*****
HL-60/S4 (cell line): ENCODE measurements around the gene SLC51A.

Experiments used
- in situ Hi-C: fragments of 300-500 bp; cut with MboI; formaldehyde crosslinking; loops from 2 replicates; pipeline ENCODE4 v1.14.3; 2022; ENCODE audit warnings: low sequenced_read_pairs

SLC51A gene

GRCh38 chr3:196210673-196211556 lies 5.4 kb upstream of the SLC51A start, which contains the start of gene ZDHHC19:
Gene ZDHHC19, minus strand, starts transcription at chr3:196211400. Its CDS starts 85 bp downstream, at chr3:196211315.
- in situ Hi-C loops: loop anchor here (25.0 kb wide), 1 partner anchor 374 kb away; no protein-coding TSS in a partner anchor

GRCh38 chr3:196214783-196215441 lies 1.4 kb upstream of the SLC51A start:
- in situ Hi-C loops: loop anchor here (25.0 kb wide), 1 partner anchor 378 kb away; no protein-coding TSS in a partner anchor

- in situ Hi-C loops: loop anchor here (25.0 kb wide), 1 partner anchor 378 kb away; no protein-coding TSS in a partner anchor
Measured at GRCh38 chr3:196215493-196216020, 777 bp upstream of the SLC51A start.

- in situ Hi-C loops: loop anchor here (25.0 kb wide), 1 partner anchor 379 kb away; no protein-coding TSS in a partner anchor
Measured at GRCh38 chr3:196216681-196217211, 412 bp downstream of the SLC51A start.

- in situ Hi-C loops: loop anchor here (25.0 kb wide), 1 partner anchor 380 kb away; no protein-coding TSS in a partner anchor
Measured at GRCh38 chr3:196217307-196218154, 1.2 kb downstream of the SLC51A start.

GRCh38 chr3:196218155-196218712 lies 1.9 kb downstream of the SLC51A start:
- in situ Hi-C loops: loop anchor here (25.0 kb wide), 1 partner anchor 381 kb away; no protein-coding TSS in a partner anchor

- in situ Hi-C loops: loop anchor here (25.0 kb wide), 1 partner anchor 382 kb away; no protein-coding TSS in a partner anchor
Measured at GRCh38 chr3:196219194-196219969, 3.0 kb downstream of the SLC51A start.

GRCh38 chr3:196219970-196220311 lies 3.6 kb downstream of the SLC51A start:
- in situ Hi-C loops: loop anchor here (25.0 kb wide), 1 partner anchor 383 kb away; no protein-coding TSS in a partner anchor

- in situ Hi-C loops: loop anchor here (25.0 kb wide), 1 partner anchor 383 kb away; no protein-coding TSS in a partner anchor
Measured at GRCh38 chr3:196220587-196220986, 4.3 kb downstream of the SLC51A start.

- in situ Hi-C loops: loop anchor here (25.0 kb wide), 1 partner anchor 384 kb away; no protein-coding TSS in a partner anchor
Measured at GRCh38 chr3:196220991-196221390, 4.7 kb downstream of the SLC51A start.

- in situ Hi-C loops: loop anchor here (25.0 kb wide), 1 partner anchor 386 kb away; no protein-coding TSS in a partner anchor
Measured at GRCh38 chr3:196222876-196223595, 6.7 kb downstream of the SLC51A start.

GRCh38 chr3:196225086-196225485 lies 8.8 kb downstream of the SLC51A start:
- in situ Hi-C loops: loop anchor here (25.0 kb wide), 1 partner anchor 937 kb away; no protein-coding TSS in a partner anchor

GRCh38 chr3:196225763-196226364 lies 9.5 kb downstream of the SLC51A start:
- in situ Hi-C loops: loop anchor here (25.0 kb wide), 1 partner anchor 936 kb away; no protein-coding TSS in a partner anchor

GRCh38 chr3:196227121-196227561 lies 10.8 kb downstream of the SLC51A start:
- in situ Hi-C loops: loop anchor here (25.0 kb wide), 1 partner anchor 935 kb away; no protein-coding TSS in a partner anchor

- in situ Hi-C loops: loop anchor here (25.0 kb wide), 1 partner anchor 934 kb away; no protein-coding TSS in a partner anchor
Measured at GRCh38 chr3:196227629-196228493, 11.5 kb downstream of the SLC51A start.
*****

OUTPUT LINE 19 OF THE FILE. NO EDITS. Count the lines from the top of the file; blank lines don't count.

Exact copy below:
Measured at GRCh38 chr3:196219194-196219969, 3.0 kb downstream of the SLC51A start.